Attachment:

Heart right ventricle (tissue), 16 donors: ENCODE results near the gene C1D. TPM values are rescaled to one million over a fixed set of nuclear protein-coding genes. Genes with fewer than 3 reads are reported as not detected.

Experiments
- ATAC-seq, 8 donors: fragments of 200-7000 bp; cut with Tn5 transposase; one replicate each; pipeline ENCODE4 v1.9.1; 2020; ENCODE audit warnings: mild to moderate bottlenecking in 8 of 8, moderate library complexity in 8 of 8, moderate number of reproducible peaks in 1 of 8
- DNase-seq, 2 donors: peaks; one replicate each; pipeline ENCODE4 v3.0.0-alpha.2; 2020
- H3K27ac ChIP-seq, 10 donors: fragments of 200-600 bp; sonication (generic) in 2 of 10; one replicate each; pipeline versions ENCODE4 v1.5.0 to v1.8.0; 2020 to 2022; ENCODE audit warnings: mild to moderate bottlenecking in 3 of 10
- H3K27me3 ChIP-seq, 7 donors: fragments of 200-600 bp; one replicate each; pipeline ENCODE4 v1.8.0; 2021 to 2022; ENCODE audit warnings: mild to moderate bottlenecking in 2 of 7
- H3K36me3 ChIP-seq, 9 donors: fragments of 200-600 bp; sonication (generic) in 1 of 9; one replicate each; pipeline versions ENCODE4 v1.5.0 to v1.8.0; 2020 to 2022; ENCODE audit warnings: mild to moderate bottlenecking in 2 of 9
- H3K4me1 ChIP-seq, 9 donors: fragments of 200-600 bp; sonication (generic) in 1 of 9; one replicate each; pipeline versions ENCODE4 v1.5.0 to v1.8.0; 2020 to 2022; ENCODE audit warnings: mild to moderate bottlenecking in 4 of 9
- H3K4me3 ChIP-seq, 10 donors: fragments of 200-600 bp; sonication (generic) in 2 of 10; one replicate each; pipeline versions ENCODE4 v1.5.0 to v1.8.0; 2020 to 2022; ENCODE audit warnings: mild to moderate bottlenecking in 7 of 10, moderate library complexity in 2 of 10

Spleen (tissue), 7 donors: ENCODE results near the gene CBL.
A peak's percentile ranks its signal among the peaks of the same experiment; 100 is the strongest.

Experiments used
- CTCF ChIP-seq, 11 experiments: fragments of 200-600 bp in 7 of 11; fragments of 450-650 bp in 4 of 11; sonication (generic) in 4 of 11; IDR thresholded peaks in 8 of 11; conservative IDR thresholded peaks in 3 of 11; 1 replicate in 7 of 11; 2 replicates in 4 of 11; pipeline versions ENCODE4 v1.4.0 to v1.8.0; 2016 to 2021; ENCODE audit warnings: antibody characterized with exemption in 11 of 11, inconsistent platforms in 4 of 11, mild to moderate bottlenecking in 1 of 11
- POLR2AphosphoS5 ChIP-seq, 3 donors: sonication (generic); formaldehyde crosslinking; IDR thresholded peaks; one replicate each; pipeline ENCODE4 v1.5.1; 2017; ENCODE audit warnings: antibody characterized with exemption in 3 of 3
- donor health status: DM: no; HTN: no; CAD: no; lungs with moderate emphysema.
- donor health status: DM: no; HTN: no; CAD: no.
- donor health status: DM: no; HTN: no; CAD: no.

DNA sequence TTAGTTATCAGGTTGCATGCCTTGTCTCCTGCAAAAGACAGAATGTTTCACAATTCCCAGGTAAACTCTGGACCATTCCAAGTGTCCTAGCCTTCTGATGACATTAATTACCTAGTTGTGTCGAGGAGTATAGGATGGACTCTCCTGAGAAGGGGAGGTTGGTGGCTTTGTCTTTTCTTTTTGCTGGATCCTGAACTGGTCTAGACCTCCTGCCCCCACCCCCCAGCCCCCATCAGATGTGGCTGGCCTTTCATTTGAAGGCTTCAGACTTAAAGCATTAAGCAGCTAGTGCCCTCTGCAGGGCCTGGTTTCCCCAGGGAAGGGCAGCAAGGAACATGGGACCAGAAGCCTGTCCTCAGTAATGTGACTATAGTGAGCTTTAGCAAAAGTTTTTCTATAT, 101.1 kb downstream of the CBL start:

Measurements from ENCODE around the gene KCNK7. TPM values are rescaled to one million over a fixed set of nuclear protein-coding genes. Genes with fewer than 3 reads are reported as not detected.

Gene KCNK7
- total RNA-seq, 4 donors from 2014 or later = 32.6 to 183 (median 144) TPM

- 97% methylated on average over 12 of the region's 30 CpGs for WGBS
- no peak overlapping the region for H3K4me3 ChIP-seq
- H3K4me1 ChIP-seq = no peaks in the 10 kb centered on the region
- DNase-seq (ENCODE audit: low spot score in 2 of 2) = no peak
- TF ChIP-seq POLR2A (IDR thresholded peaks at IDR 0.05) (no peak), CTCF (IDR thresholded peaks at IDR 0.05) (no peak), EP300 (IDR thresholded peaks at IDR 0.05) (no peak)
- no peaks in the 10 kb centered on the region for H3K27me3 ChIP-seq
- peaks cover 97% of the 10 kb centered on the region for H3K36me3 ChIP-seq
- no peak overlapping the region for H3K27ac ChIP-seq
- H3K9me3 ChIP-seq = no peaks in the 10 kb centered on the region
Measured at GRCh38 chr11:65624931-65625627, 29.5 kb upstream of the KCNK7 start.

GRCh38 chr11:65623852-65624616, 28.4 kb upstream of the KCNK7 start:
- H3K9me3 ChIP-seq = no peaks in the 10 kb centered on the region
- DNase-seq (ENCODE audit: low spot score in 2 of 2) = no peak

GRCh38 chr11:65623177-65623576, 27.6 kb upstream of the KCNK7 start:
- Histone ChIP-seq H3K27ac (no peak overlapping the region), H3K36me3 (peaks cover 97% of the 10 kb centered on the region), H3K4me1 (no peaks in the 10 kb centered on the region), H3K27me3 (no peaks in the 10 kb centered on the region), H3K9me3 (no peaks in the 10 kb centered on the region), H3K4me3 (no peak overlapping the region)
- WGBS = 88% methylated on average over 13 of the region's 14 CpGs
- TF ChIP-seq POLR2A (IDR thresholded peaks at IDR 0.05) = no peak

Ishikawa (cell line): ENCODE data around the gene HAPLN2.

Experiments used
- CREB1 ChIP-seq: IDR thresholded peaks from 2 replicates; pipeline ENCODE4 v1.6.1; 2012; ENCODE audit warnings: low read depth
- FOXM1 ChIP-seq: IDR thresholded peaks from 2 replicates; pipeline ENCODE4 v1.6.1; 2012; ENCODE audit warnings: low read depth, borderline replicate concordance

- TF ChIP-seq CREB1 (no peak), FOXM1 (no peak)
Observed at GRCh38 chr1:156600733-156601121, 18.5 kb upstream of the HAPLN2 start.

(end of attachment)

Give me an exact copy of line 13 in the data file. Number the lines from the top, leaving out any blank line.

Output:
- CTCF ChIP-seq, 11 experiments: fragments of 200-600 bp in 7 of 11; fragments of 450-650 bp in 4 of 11; sonication (generic) in 4 of 11; IDR thresholded peaks in 8 of 11; conservative IDR thresholded peaks in 3 of 11; 1 replicate in 7 of 11; 2 replicates in 4 of 11; pipeline versions ENCODE4 v1.4.0 to v1.8.0; 2016 to 2021; ENCODE audit warnings: antibody characterized with exemption in 11 of 11, inconsistent platforms in 4 of 11, mild to moderate bottlenecking in 1 of 11